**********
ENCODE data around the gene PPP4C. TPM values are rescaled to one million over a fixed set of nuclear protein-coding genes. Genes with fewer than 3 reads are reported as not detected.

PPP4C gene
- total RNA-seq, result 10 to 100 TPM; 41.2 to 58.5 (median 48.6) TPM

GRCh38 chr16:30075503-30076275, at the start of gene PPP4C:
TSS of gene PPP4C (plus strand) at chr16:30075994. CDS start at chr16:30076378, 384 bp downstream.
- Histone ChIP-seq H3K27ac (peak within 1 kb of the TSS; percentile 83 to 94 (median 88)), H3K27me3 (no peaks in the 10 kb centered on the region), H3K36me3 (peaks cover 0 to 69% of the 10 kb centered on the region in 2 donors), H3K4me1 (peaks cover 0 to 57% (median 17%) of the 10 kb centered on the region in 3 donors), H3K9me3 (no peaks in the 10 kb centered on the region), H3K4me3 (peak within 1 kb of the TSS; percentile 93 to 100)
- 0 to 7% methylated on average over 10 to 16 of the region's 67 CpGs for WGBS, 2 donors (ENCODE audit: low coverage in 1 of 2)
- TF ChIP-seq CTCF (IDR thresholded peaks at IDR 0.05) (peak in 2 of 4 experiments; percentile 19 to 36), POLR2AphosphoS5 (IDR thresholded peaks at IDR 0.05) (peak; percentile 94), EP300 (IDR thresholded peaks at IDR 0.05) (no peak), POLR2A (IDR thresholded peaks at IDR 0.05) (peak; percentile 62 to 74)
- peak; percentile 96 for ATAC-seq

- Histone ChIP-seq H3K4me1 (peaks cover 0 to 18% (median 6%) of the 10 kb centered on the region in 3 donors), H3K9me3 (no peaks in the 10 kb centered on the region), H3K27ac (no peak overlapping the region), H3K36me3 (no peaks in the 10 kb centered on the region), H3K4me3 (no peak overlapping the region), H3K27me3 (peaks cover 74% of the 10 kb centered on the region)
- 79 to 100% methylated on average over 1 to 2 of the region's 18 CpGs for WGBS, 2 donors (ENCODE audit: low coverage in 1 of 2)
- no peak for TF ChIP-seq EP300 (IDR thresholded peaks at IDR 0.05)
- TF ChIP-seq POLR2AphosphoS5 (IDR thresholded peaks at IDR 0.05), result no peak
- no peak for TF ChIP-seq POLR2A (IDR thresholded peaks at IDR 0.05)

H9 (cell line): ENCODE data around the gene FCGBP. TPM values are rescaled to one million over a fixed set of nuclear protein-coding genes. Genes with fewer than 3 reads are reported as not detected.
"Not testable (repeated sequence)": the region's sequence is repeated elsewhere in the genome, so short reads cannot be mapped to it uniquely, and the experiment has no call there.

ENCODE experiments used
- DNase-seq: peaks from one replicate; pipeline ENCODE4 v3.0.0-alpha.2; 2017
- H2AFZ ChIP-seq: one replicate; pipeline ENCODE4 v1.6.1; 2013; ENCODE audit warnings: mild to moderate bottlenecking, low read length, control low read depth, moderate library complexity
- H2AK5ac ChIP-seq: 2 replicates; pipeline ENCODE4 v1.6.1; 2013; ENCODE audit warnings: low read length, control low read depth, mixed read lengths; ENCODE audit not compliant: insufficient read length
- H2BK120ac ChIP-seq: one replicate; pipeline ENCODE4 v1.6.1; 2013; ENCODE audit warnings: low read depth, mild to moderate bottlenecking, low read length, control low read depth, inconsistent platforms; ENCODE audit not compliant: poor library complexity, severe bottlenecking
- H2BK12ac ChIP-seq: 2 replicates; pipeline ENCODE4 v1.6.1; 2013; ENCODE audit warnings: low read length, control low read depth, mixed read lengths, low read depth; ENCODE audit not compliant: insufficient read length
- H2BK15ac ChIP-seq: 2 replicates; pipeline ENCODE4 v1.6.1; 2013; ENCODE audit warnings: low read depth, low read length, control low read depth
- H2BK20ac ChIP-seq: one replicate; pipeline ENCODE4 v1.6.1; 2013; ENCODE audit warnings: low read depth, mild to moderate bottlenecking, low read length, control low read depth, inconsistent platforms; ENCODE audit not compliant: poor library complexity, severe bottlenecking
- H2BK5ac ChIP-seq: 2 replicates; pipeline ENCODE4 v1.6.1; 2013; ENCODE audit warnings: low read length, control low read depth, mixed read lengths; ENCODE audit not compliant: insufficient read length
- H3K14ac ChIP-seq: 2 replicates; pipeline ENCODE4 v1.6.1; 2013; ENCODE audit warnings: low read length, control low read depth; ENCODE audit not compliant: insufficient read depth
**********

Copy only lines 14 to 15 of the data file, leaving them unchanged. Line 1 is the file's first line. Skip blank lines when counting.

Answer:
- no peak for TF ChIP-seq POLR2A (IDR thresholded peaks at IDR 0.05)

H9 (cell line): ENCODE data around the gene FCGBP. TPM values are rescaled to one million over a fixed set of nuclear protein-coding genes. Genes with fewer than 3 reads are reported as not detected.